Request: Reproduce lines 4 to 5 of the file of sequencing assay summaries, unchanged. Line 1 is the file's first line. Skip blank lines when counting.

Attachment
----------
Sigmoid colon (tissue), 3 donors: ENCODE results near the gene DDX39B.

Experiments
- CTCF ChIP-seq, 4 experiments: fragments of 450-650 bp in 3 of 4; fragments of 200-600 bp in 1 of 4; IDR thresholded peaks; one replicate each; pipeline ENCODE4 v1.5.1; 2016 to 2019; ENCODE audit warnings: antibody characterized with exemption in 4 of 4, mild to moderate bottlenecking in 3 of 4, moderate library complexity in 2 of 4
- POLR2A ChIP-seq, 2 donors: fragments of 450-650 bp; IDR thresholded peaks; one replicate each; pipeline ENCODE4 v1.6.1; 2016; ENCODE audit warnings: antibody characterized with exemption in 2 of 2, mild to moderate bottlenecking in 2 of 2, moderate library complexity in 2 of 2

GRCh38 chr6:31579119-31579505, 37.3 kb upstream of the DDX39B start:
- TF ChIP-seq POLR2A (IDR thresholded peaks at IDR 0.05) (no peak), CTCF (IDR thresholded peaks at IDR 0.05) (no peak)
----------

- POLR2A ChIP-seq, 2 donors: fragments of 450-650 bp; IDR thresholded peaks; one replicate each; pipeline ENCODE4 v1.6.1; 2016; ENCODE audit warnings: antibody characterized with exemption in 2 of 2, mild to moderate bottlenecking in 2 of 2, moderate library complexity in 2 of 2

GRCh38 chr6:31579119-31579505, 37.3 kb upstream of the DDX39B start: